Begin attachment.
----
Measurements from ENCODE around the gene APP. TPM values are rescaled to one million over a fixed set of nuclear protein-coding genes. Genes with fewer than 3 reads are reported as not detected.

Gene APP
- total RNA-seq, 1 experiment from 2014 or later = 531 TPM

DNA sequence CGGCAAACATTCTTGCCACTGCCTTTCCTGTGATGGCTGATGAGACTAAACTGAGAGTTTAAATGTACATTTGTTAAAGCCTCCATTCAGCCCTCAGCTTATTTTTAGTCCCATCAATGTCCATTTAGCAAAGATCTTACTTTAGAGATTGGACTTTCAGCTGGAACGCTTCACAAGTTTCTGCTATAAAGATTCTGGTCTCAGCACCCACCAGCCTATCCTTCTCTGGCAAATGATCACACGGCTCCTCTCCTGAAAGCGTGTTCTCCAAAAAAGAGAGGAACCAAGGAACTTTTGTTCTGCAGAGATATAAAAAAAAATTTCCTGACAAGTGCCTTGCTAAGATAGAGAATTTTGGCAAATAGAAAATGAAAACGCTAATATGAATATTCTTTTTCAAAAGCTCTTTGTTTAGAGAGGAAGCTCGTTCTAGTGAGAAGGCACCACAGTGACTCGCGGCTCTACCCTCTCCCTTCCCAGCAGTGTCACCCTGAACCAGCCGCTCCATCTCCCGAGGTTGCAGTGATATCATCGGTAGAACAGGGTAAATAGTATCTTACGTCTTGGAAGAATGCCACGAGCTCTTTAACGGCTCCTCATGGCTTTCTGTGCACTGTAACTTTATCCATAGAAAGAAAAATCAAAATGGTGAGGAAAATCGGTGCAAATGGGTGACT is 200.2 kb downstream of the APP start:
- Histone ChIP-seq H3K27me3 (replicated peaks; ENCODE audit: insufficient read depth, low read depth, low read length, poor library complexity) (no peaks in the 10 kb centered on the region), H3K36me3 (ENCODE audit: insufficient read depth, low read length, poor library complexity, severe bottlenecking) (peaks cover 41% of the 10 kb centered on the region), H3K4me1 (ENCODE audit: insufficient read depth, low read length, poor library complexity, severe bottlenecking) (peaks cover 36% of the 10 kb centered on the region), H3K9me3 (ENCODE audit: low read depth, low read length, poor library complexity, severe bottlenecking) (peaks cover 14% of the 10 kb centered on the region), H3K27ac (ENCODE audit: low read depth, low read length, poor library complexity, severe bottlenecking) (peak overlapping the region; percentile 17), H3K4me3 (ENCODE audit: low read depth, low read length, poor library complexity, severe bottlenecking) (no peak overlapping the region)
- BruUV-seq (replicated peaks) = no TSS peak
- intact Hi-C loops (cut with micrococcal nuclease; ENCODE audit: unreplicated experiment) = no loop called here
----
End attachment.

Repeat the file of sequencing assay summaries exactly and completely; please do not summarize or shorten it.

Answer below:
Measurements from ENCODE around the gene APP. TPM values are rescaled to one million over a fixed set of nuclear protein-coding genes. Genes with fewer than 3 reads are reported as not detected.

Gene APP
- total RNA-seq, 1 experiment from 2014 or later = 531 TPM

DNA sequence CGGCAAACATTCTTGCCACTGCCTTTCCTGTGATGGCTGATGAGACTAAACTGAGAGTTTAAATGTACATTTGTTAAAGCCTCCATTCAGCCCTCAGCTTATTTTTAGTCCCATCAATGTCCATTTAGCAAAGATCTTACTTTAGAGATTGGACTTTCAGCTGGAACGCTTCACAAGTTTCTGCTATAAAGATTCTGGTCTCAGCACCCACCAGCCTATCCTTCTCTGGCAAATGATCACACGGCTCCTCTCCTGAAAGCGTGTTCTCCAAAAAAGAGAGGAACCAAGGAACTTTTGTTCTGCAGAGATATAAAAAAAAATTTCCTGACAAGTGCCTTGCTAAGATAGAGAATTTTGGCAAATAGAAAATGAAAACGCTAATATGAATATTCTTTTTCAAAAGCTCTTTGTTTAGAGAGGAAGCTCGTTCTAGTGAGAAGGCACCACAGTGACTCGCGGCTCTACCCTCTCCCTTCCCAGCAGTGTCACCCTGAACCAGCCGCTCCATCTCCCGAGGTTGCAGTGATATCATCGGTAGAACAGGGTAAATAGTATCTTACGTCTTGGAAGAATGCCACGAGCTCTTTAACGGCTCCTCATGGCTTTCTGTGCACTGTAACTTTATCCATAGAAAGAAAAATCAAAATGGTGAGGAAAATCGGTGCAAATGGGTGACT is 200.2 kb downstream of the APP start:
- Histone ChIP-seq H3K27me3 (replicated peaks; ENCODE audit: insufficient read depth, low read depth, low read length, poor library complexity) (no peaks in the 10 kb centered on the region), H3K36me3 (ENCODE audit: insufficient read depth, low read length, poor library complexity, severe bottlenecking) (peaks cover 41% of the 10 kb centered on the region), H3K4me1 (ENCODE audit: insufficient read depth, low read length, poor library complexity, severe bottlenecking) (peaks cover 36% of the 10 kb centered on the region), H3K9me3 (ENCODE audit: low read depth, low read length, poor library complexity, severe bottlenecking) (peaks cover 14% of the 10 kb centered on the region), H3K27ac (ENCODE audit: low read depth, low read length, poor library complexity, severe bottlenecking) (peak overlapping the region; percentile 17), H3K4me3 (ENCODE audit: low read depth, low read length, poor library complexity, severe bottlenecking) (no peak overlapping the region)
- BruUV-seq (replicated peaks) = no TSS peak
- intact Hi-C loops (cut with micrococcal nuclease; ENCODE audit: unreplicated experiment) = no loop called here